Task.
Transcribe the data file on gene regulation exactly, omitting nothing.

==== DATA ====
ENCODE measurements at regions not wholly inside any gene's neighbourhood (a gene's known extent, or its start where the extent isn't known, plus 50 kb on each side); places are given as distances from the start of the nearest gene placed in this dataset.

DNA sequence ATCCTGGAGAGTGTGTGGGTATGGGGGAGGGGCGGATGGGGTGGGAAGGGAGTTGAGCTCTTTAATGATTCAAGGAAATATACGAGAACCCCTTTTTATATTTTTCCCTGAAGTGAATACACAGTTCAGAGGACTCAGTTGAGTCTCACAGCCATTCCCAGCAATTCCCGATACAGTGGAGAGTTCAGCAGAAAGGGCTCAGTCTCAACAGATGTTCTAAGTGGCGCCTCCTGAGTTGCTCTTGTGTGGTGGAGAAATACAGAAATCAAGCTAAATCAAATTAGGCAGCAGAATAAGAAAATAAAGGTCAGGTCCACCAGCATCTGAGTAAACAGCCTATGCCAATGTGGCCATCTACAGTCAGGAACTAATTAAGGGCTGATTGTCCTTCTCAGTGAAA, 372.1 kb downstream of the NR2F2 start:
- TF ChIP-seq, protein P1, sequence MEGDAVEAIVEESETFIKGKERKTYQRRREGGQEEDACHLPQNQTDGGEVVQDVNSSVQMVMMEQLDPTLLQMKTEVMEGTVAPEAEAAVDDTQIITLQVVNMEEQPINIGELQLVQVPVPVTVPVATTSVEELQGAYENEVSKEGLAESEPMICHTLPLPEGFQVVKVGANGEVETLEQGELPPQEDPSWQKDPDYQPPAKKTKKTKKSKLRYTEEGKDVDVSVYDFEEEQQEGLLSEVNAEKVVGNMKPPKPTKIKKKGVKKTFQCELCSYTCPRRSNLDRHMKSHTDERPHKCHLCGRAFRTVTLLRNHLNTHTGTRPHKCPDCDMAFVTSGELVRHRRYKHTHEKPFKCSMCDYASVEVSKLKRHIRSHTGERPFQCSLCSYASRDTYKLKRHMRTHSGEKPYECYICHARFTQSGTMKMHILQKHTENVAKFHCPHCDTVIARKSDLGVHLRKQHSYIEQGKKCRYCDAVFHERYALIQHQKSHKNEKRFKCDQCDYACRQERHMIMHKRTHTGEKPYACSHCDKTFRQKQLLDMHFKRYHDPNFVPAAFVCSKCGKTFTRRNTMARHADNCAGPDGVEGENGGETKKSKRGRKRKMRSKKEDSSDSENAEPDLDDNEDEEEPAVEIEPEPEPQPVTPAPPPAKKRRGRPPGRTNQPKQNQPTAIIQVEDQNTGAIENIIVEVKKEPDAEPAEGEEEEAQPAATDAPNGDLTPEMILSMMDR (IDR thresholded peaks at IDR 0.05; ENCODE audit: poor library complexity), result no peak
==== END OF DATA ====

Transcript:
ENCODE measurements at regions not wholly inside any gene's neighbourhood (a gene's known extent, or its start where the extent isn't known, plus 50 kb on each side); places are given as distances from the start of the nearest gene placed in this dataset.

DNA sequence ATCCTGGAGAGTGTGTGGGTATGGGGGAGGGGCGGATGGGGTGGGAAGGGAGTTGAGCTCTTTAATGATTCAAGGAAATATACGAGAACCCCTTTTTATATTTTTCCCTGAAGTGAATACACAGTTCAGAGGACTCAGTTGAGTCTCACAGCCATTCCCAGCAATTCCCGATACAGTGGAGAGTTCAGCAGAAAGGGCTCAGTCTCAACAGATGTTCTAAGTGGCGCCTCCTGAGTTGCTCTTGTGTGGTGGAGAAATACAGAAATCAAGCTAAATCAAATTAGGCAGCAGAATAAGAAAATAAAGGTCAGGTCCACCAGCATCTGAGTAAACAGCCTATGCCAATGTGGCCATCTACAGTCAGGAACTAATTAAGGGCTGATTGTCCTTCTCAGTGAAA, 372.1 kb downstream of the NR2F2 start:
- TF ChIP-seq, protein P1, sequence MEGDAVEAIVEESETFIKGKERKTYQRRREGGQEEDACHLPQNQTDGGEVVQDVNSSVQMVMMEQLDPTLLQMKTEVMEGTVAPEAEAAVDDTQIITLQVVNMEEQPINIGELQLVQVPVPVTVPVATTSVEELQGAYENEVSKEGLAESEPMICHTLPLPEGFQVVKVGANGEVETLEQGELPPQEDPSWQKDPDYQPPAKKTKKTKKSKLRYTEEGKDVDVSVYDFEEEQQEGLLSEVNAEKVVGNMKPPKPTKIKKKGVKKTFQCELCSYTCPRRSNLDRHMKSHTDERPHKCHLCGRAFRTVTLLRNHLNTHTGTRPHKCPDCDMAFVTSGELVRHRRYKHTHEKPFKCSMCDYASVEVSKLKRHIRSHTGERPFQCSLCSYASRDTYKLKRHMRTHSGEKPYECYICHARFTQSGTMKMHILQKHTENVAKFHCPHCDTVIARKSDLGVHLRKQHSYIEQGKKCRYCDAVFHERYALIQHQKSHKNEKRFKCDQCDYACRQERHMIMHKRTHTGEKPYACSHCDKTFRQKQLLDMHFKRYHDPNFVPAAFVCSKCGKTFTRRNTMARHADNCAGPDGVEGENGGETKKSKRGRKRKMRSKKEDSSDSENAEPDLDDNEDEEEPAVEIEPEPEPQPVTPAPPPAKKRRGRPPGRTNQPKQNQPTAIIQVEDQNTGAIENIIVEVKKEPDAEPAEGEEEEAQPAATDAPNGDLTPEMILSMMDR (IDR thresholded peaks at IDR 0.05; ENCODE audit: poor library complexity), result no peak